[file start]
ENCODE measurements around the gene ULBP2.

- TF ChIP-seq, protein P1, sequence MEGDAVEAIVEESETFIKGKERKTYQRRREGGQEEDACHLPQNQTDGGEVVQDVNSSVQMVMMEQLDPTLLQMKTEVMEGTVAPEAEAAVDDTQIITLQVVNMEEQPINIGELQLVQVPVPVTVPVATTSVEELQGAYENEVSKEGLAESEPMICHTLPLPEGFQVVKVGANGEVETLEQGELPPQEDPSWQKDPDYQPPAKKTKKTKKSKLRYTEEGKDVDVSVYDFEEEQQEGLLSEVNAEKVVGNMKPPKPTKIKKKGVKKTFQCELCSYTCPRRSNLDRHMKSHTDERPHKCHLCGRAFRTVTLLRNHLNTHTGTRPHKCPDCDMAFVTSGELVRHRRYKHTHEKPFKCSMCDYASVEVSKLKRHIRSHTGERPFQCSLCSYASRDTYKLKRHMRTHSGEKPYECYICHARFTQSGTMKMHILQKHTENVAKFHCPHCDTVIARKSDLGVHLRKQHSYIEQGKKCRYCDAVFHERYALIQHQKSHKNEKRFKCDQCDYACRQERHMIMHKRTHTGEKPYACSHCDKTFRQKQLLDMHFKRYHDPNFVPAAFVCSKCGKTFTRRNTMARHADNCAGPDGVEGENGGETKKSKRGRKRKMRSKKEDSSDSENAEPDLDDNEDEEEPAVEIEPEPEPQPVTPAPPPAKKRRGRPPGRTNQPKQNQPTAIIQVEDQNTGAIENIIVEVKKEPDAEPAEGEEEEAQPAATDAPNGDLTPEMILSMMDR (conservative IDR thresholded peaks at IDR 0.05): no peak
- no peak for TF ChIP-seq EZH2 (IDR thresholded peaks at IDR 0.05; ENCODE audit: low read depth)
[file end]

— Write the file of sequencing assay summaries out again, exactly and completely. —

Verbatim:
ENCODE measurements around the gene ULBP2.

- TF ChIP-seq, protein P1, sequence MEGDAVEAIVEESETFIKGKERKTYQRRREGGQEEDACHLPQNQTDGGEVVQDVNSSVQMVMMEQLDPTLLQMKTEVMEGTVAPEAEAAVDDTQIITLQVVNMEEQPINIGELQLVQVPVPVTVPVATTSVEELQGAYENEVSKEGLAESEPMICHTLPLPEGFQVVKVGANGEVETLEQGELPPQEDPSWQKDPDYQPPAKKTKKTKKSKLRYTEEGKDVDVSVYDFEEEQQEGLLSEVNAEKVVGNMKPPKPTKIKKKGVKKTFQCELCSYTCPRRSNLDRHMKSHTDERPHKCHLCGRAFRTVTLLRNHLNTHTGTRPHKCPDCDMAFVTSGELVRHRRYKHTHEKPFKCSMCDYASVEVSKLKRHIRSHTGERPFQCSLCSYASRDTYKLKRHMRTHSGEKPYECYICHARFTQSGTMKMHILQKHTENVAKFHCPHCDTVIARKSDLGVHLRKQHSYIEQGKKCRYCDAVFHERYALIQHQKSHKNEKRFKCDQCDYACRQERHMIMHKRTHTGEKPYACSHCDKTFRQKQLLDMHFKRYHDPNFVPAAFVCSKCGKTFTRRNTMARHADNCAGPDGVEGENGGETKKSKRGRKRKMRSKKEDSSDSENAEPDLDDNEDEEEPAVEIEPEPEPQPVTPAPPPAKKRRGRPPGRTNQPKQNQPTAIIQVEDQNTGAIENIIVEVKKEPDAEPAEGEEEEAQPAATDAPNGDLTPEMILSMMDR (conservative IDR thresholded peaks at IDR 0.05): no peak
- no peak for TF ChIP-seq EZH2 (IDR thresholded peaks at IDR 0.05; ENCODE audit: low read depth)